Cleaner coal, nuclear, solar, wind: these are some of the options for power generation to feed the U.S.'s electric power requirements. That need is expected to grow by 30 percent during the next 25 years, according to the Energy Information Administration, even with a slew of energy-efficiency measures and improvements to the grid infrastructure that delivers the electricity. But the primary source of electricity in 2034, according to a new projection from consulting firm Black & Veatch, will be natural gas. It is the fossil fuel with the least greenhouse gas impact on the atmosphere—burning it releases 43 percent less CO2 than burning coal—and looks set to increase its share of the electricity market, even with looming regulations to restrain climate-changing emissions. And there's this boost, too: new, vast reserves of natural gas found in places like the Marcellus Shale Formation, which stretches from West Virginia to New York State.

By 2034, according to Black & Veatch, nearly half of U.S. electricity will come from natural gas combustion turbines or combined-cycle units, whereas conventional coal-fired generation will shrink to just 23 percent (although few of the power plants will be shut down). Nuclear will grow to provide nearly 150,000 megawatts of electricity as renewables jump from just 54,000 megawatts today (excluding hydroelectric dams) to more than 165,000 megawatts in 2034.

Mark Griffith, head of Black & Veatch's power market analysis, spoke with about the U.S. electric grid's future configuration of energy sources.

[An edited transcript of the interview follows.]

You recently released a survey of electric utility CEOs. What did you find?

It's a very interesting survey. On the one hand, it illustrates there is a wide range of opinion in utilities on what needs to be done. Some people are skeptical of the need for carbon legislation and others think it's very important. Looking at the survey and what's going on in the industry, regardless of people's personal or political opinions they want to move towards a lower carbon footprint for the power sector. A lack of legislation right now in some corners creates more concern. It's hard to plan for the future if you don't know what that future is from a regulatory standpoint. Assuming something does happen, the survey supports the concept that utilities see nuclear as a reliable green technology, quite different from what people would have thought 10 years ago. Nuclear has been recast, at least that's how industry is looking at it.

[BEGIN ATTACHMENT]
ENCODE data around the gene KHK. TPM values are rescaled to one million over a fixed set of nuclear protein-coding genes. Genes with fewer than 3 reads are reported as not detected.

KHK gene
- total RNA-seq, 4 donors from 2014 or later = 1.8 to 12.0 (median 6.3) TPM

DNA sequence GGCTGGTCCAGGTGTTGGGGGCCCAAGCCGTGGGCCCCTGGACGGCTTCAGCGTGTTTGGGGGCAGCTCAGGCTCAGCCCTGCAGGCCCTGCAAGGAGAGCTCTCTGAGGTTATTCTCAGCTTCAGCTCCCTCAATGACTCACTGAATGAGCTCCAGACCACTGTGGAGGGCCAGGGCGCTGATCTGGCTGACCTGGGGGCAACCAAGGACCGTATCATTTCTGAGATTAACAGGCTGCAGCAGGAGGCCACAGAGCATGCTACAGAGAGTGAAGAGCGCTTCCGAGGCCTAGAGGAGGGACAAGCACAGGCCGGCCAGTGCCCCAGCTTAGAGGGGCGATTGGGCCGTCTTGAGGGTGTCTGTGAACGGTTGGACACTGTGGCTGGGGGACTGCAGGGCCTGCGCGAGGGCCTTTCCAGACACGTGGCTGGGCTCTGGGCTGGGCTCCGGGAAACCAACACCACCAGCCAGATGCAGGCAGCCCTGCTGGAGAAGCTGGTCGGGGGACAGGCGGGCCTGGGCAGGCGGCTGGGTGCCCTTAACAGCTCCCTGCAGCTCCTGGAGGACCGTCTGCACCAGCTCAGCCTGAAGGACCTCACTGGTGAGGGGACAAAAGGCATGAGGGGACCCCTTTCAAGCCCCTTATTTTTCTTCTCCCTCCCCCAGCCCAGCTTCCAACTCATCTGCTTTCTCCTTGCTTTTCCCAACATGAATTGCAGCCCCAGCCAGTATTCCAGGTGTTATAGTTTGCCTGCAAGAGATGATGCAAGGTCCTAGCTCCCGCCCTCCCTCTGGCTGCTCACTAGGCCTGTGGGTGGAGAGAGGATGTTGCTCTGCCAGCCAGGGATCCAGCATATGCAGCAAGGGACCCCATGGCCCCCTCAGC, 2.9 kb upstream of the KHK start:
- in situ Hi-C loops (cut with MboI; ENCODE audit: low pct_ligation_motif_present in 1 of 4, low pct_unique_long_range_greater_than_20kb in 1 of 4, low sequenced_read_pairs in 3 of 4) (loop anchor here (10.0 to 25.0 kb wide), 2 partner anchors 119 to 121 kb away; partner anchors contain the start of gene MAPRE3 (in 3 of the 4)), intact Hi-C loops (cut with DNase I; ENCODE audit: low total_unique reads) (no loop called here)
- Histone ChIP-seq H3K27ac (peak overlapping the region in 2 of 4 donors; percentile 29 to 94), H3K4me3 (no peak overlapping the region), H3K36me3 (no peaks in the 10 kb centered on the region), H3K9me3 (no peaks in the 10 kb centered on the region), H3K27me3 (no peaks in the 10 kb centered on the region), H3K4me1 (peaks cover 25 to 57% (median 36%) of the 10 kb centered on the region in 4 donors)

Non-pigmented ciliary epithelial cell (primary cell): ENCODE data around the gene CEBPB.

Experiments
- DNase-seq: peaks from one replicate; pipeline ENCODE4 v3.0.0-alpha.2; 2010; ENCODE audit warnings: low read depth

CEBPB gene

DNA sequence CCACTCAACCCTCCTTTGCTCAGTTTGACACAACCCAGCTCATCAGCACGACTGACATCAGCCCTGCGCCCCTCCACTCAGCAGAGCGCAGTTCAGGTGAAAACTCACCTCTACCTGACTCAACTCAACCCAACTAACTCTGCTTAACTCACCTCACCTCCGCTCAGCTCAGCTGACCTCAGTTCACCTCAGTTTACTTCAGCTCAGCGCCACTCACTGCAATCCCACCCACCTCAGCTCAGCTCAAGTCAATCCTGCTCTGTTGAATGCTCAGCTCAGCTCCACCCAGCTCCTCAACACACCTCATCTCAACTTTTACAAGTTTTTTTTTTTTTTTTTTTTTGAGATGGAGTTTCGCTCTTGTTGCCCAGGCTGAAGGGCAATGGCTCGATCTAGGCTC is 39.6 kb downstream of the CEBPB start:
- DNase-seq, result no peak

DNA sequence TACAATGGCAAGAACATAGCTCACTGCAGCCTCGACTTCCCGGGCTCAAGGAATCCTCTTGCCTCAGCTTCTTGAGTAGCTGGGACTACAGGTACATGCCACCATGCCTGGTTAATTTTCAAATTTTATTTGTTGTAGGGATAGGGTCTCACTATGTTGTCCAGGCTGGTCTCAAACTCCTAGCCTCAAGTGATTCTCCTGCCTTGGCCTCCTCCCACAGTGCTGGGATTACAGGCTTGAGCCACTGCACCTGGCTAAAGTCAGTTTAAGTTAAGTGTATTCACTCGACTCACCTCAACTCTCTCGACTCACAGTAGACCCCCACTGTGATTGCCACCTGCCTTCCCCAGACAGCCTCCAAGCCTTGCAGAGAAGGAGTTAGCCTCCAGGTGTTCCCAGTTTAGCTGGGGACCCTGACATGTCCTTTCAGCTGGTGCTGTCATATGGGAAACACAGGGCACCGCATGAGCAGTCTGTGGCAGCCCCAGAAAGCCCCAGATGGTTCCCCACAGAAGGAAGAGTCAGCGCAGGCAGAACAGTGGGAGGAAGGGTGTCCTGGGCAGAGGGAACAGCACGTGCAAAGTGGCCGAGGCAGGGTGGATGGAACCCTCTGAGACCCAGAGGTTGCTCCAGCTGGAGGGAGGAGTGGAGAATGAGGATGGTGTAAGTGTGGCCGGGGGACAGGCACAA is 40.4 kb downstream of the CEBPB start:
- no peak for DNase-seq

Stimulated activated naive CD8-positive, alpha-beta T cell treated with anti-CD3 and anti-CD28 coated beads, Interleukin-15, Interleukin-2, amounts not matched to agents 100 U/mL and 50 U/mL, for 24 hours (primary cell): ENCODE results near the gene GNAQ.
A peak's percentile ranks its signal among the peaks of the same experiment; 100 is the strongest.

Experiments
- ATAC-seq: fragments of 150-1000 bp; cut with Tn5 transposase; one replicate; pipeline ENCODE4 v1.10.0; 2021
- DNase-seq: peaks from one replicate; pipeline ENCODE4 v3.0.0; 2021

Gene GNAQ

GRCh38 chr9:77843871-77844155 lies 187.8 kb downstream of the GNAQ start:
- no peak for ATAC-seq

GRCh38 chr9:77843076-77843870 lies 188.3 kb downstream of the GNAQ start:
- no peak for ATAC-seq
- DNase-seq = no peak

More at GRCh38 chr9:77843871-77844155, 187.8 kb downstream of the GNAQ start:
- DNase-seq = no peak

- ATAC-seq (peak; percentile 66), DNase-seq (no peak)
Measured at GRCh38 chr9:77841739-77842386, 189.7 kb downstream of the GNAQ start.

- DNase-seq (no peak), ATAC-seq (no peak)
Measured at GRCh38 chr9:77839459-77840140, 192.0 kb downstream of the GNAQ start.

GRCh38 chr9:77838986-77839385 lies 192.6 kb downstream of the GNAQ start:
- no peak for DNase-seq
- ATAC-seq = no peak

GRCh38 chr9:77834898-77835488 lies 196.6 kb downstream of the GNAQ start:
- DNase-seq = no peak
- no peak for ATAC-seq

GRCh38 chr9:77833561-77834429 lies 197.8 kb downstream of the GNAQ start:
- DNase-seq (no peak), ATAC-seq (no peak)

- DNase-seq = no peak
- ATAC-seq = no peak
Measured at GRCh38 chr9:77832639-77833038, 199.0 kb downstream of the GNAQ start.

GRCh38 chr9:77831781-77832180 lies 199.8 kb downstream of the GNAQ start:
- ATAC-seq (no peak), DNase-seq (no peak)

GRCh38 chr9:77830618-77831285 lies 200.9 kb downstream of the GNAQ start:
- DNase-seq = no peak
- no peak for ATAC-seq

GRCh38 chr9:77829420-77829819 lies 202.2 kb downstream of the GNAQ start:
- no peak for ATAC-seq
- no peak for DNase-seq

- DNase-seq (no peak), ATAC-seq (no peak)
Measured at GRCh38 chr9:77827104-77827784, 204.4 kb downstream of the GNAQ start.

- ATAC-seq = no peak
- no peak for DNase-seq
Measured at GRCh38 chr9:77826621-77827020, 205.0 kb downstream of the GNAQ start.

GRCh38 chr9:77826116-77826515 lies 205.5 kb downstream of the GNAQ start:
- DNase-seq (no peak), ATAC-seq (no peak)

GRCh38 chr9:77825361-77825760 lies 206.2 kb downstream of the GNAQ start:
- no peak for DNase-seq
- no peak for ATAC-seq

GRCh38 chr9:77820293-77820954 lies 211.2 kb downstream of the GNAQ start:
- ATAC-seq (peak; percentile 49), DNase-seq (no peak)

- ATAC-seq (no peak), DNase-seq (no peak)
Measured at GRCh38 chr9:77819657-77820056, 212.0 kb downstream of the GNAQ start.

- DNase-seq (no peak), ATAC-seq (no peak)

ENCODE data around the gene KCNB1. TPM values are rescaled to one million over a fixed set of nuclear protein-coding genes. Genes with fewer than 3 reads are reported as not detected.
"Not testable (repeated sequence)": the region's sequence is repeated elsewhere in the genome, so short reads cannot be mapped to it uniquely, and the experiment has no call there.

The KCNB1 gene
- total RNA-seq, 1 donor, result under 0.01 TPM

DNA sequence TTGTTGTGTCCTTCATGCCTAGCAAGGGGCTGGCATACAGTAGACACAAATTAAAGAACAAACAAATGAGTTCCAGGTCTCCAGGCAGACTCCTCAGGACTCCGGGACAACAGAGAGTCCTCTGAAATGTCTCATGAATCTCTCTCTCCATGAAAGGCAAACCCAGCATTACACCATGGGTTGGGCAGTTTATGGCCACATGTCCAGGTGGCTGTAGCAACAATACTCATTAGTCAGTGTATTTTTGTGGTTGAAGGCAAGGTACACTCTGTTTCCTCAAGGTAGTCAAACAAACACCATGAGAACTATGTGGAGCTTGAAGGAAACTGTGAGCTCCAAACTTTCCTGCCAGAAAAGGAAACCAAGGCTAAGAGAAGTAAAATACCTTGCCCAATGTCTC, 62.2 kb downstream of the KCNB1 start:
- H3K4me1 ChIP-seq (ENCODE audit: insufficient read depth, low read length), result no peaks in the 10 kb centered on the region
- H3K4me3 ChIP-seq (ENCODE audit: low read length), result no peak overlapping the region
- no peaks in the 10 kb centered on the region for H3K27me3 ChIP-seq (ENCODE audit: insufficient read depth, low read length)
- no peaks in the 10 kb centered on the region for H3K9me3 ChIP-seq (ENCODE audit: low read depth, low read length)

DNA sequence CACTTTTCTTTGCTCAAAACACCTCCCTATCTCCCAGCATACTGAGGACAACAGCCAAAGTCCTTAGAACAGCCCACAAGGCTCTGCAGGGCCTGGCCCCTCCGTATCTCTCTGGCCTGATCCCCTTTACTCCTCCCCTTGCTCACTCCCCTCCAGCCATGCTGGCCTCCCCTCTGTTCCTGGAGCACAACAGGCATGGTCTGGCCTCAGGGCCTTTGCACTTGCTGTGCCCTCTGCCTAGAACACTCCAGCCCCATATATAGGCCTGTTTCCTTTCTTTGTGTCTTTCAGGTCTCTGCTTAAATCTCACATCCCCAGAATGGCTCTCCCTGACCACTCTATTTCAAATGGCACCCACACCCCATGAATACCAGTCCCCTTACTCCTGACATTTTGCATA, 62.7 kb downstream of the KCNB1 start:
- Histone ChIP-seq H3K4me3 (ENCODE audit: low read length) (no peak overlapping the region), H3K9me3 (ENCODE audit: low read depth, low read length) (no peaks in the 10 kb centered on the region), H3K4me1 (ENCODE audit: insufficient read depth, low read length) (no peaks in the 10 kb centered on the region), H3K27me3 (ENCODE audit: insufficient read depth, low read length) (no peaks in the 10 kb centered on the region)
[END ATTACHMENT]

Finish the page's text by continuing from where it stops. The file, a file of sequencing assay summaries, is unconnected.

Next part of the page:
Is there a future for coal?
There still seems to be a lot of interest in coal-fired generation for some time frame. Is there a future for coal? Overall, the answer is yes. We still have a certain amount of reliance on coal for a fairly long period of time in our baseline view of how things would unfold. How is that is possible—even with Waxman–Markey type legislation [the pending American Clean Energy and Security Act passed by the House] in place, which is what we assume in our baseline? By 2014, [under that legislation] there are standards you have to start meeting and they get stricter over time…. The concept of compliance is melded with the availability of offsets [reductions of greenhouse emissions elsewhere, such as trees in Alaska that are not cut down could count against coal-fired power plant emissions in Alabama] that are allowed for in the legislation. There is a presumption that all sectors including the electric utility industry will have access to some global market of offsets and can utilize them at some cost to them. That allows for compliance as the rules get tighter. You don't just make a fall-off–the-cliff type of change in year one of legislation like that. It is structured to allow for transition, some of that is in allocation of allowances in the early years…. It pushes you into a world of utilities needing to get in line with really reducing carbon emissions out in [the] 2030s rather than sooner. You don't have to shut down all the coal plants tomorrow. You can have a long-term strategy relying on reasonably priced offsets. With a bill like Waxman–Markey it's not this terrible thing that would force people to change behavior dramatically quickly. It does force behavior change, but it's more phased in over time.

You predict a big switch from coal to natural gas going forward, however. Why?
Even with demand-side management and energy efficiency, we still expect some growth in electricity demand. There's still a need for that type of dispatchable [sic] thermal [heat-producing] resource. Natural gas is the best candidate remaining.

That trend [of switching from coal to natural gas, which already exists] continues even with a moderate level of carbon emission prices. The natural gas stays as a competitive fuel. You're not going to build more conventional coal-fired power plants. We're at the tail end of the [coal] building cycle of what's going on now—and that's pretty much the end of that. You're waiting for a breakthrough on carbon capture and storage and, when that happens, then you could resume on coal. If not, I don’t think we'll build anymore.